Submitted by scott on Thu, 09/29/2016 - 11:19
39° 14' 27" N , 119° 35' 10" W

One of the first settlements in Nevada, was first known as a stopping place on the Carson River for California-bound pioneers. Coming in from the desert they rested here before continuing westward. In 1849, gold was found at the mouth of Gold Canyon and prospecting began in the canyons to the west leading to the discovery of the fabulous ore deposits of Gold Hill and Virginia City in 1859. The first Pony Express stop was at Spafford Hall’s Station, which is now a gravel pit. The Union Hotel now occupies the 2nd site for the remount station. The free-standing rock wall is the original wall of the Overland Stage Station and Pony Express stop.
(Expedition Utah)

Many historical sources generally agree on the identity of Dayton as a Pony Express stop. In 1859 the Comstock Lode attracted 2,500 people to Dayton and made it a prosperous small town. Dayton had two Pony Express stations. The first existed in a building known as Spafford's Hall Station, which had opened in 1851. Soon after the Pony Express began, the station moved to a new building that also housed stage activities. When Richard Burton visited Dayton on October 19, 1860, he described a town that had already lost the gold-rush excitement of the previous year. A gravel pit now occupies the site of Spafford's Hall Station, and the Union Hotel stands at the second Pony Express station site. (NPS)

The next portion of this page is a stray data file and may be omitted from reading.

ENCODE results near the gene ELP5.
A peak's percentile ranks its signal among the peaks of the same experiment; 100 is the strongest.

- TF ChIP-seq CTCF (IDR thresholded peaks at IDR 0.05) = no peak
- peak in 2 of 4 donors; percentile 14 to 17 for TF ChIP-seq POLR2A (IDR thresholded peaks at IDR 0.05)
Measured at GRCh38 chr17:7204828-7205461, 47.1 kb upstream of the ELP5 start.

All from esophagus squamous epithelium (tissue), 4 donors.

Colder waxed the weather and heavier the rain as, diverging from the river, we ascended the little bench upon which China-town lies. The line of ranches and frame houses, a kind of length without breadth place, once celebrated in the gold digging days looked dreary and grim in the evening gloom. At 5 30 PM we were still fourteen miles distant from our destination. The benches and the country round about had been turned topsy turvy in the search for precious metal, and the soil was still burrowed with shaft and tunnel, and crossed at every possible spot by flumes, at which the natives of the Flowery Land still found it worth their while to work. Beyond China-town we quitted the river, and in the cold darkness of night we slowly began to breast the steep ascent of a long divide.
(The City of Saints, p 495-6)